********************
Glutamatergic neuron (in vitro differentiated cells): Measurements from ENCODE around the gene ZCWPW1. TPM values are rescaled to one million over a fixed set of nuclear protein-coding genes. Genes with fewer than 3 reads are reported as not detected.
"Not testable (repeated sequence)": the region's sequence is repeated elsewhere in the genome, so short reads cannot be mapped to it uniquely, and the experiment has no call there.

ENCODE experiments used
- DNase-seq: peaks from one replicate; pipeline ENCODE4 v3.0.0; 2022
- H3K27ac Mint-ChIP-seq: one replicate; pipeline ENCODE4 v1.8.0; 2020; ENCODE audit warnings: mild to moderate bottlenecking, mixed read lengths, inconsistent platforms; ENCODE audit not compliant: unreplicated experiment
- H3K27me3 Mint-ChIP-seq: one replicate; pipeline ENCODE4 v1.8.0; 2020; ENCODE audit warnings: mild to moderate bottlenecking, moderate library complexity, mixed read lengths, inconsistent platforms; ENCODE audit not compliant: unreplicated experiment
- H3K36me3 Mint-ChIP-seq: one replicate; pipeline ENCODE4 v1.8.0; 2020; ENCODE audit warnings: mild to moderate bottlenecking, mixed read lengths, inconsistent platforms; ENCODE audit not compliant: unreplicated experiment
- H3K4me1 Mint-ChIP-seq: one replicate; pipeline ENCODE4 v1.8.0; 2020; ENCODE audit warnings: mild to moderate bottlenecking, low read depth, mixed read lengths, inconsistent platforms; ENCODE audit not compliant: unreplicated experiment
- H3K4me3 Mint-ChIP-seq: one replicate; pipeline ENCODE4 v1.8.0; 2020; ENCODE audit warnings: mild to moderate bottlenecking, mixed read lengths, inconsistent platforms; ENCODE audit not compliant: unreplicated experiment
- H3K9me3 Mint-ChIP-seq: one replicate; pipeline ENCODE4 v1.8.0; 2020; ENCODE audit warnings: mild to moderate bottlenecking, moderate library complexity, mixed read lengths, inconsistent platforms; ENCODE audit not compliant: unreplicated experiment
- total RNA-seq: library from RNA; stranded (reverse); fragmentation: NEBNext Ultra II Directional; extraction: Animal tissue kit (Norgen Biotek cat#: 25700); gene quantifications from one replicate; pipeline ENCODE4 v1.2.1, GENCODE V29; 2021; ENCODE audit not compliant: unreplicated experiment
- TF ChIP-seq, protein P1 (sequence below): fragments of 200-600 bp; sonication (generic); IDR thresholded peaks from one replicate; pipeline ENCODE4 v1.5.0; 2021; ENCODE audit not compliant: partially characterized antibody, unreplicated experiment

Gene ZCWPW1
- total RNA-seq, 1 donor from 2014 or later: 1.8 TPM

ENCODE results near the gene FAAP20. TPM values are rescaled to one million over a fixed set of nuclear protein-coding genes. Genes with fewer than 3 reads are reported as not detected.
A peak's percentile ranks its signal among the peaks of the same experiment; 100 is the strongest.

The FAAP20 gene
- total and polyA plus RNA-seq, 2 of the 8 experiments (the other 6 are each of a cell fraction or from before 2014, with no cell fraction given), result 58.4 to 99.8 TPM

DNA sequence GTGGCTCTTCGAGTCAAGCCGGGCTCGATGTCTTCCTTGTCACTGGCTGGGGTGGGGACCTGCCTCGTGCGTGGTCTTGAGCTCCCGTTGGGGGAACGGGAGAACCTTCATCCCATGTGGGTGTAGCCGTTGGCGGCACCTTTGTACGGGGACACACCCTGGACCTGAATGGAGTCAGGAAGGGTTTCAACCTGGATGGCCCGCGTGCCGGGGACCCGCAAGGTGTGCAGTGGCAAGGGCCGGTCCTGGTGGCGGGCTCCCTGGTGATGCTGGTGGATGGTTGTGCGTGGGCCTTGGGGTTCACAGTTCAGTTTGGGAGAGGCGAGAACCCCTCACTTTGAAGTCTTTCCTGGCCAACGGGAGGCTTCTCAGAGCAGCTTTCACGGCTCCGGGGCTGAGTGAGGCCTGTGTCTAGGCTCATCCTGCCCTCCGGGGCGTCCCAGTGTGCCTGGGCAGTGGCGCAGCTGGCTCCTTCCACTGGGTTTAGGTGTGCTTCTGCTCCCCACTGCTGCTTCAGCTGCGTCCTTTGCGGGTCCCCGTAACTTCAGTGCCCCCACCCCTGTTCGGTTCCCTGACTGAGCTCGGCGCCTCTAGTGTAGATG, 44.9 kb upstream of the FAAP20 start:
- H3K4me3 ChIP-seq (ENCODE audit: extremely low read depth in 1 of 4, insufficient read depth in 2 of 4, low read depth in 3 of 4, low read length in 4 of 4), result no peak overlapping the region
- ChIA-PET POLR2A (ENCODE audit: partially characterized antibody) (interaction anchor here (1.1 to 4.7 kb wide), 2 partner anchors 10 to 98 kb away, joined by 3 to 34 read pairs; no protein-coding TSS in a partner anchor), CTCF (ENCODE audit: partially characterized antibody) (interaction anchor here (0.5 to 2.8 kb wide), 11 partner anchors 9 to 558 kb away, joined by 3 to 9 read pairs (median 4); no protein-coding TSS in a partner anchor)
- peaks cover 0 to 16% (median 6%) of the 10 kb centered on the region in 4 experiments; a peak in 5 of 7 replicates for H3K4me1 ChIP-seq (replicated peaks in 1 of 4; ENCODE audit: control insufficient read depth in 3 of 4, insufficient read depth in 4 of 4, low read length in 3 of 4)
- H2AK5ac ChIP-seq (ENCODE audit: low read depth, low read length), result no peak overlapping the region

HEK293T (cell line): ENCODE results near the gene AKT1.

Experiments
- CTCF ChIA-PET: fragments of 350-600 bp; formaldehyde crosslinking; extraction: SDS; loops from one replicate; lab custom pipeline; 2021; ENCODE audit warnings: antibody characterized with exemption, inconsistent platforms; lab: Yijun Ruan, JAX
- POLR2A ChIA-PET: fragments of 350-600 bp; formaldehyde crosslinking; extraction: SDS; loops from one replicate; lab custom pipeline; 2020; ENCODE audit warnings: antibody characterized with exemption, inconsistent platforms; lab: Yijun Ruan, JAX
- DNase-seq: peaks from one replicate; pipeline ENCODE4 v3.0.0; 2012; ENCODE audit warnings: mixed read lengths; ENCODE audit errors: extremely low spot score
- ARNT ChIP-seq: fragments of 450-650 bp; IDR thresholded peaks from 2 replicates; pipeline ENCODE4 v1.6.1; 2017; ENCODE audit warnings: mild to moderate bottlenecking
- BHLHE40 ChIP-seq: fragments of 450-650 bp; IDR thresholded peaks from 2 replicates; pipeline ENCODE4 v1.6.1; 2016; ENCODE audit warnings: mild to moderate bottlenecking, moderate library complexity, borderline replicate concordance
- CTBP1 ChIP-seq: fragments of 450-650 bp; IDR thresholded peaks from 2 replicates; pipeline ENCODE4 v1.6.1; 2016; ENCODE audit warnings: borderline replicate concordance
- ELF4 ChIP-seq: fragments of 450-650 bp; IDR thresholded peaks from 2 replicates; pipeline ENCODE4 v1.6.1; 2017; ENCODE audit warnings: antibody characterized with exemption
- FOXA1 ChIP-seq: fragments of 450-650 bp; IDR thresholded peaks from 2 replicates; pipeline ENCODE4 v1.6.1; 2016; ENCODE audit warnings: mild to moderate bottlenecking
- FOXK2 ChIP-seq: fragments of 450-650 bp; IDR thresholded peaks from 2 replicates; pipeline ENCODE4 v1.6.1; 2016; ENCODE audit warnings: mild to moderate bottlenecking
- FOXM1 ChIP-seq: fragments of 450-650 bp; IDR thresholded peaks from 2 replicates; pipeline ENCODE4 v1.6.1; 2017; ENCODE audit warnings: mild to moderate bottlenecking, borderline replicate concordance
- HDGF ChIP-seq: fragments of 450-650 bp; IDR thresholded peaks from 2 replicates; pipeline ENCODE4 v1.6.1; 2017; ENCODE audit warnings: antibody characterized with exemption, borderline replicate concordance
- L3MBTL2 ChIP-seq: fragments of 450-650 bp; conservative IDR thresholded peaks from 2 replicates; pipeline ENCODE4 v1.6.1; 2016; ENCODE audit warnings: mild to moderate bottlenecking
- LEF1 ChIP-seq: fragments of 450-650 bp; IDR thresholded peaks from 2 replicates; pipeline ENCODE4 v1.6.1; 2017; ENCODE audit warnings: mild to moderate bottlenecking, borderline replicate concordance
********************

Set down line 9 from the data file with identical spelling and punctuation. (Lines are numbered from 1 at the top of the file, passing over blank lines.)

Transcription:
- H3K4me3 Mint-ChIP-seq: one replicate; pipeline ENCODE4 v1.8.0; 2020; ENCODE audit warnings: mild to moderate bottlenecking, mixed read lengths, inconsistent platforms; ENCODE audit not compliant: unreplicated experiment